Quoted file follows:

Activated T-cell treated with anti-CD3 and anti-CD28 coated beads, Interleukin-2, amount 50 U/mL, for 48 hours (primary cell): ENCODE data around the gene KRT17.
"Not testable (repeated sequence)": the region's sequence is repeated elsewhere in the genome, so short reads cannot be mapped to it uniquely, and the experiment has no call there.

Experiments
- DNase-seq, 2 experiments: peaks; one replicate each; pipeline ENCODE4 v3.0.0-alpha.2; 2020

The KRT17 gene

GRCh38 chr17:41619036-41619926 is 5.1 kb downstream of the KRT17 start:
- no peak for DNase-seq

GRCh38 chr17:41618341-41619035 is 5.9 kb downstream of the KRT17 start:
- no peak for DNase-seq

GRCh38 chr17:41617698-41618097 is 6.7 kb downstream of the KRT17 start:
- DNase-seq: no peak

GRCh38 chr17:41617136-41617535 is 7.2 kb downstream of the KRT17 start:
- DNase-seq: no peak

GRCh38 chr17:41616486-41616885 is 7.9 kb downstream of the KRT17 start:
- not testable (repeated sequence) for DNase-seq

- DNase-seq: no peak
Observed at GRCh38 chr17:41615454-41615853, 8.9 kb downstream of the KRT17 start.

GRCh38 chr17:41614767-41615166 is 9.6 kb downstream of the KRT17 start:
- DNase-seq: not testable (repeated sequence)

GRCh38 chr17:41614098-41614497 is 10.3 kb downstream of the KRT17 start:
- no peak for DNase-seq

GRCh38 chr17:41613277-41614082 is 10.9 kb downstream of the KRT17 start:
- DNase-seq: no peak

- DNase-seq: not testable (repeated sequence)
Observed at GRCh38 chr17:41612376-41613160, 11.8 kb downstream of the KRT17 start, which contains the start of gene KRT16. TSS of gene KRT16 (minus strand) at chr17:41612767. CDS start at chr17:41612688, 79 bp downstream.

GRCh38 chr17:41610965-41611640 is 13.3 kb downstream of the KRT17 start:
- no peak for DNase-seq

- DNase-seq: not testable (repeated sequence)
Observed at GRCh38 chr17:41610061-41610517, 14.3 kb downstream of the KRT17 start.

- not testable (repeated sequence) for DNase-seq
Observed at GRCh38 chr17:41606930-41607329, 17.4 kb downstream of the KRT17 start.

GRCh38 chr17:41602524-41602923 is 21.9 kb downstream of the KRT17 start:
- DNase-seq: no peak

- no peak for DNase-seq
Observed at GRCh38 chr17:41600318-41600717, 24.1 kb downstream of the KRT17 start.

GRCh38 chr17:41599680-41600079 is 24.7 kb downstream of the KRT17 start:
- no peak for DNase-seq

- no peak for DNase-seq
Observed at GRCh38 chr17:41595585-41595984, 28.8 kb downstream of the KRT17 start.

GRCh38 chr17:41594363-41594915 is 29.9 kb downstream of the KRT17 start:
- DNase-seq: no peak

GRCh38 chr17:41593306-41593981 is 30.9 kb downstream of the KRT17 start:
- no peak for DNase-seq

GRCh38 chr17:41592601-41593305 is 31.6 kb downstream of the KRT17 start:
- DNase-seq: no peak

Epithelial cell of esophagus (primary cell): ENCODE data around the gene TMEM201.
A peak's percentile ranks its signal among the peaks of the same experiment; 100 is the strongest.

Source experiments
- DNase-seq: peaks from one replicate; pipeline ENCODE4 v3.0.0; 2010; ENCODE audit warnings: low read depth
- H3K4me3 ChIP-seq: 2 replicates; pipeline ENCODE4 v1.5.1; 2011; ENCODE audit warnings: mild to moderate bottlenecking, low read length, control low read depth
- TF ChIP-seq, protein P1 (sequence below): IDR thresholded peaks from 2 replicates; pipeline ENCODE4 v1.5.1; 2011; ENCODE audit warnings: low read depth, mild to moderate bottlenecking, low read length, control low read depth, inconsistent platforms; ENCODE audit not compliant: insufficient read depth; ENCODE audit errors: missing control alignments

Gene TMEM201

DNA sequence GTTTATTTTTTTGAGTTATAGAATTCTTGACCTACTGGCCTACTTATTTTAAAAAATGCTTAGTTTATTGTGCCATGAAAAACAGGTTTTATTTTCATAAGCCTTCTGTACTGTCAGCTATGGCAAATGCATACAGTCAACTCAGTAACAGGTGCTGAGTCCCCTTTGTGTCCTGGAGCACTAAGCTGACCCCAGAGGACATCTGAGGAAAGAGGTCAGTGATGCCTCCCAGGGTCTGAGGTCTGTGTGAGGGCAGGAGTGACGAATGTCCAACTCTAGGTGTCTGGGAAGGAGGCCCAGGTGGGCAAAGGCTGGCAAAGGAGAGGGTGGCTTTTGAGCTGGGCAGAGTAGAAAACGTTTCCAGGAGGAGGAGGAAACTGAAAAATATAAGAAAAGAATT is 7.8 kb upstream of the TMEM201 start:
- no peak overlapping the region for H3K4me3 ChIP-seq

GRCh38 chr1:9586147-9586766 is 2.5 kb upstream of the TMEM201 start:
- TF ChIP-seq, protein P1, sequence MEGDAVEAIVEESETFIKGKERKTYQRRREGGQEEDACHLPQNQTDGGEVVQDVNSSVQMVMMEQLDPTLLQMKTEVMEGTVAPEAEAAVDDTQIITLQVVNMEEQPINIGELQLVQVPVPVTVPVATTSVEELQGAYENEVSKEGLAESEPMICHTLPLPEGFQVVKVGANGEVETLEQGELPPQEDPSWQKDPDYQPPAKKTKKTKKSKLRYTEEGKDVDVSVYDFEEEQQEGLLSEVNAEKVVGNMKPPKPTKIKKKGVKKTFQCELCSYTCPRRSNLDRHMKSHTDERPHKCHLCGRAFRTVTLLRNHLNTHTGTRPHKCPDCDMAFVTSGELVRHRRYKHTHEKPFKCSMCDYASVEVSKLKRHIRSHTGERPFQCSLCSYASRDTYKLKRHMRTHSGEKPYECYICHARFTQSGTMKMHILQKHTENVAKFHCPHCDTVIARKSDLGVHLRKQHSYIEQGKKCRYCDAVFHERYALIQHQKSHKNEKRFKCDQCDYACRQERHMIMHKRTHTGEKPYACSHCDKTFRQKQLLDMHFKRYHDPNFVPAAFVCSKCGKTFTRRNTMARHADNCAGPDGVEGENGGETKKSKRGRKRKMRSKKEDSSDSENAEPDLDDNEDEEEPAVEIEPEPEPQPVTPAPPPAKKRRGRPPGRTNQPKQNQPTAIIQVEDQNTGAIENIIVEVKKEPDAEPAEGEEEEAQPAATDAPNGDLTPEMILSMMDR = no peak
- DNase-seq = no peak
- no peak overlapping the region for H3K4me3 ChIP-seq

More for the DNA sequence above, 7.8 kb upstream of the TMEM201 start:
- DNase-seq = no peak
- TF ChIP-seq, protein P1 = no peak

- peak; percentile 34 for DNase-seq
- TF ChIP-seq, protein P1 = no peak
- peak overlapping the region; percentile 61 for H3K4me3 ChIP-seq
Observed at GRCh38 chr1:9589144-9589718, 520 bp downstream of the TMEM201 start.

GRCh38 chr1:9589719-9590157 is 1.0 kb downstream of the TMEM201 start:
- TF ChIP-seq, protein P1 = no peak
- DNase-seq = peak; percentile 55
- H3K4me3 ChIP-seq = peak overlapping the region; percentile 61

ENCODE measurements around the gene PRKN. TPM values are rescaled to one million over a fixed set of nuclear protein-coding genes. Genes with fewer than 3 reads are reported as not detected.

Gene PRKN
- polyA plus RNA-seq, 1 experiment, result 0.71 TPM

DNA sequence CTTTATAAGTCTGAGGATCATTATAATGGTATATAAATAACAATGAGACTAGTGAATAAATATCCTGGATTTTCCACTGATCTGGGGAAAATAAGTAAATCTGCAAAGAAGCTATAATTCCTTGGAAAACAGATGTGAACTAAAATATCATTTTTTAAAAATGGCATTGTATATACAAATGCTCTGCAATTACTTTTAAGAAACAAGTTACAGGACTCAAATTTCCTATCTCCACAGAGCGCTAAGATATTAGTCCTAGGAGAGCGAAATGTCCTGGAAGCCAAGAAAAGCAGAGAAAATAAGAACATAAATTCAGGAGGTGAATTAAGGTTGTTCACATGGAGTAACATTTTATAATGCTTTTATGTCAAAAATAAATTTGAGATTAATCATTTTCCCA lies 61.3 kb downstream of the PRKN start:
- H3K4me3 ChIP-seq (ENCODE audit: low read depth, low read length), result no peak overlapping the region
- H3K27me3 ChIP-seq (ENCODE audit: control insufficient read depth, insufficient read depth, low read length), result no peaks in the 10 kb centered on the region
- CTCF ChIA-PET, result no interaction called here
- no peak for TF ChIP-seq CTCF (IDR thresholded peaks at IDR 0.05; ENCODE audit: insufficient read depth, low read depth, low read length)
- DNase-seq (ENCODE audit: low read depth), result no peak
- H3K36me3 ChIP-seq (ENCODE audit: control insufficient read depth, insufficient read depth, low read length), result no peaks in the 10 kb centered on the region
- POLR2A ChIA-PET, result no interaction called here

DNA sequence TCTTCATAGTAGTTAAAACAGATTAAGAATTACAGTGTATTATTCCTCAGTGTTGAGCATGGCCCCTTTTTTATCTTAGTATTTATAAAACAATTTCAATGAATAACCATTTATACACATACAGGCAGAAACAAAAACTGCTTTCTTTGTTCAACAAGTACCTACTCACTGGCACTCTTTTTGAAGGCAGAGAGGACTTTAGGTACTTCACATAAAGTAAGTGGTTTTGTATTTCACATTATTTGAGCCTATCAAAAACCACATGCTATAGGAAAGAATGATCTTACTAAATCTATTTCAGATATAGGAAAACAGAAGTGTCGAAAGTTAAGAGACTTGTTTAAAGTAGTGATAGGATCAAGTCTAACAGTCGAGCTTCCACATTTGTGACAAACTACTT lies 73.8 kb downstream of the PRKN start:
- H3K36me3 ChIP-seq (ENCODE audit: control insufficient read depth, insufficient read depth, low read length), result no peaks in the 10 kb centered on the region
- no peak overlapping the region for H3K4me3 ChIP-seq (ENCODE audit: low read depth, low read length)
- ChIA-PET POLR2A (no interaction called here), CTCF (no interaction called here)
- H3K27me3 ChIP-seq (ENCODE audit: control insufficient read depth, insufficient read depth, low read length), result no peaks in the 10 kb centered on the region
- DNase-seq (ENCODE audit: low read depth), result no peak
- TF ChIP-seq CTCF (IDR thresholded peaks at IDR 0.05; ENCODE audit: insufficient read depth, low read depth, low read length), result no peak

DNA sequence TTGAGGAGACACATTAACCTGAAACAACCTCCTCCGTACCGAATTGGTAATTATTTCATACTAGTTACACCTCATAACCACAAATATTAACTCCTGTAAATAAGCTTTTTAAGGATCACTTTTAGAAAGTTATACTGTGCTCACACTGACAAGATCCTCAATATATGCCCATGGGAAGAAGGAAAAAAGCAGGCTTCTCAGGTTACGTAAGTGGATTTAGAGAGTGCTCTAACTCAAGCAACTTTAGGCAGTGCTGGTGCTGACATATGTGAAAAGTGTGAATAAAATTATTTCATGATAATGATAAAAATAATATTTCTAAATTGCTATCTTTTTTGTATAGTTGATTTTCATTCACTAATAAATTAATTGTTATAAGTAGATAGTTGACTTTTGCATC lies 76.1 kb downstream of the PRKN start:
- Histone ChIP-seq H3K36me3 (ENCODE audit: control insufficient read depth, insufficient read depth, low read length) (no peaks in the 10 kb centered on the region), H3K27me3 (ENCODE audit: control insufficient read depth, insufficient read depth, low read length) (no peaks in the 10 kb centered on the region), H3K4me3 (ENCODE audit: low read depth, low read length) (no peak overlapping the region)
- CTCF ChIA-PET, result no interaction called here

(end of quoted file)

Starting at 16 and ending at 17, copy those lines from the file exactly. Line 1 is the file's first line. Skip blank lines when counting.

- DNase-seq: no peak
Observed at GRCh38 chr17:41615454-41615853, 8.9 kb downstream of the KRT17 start.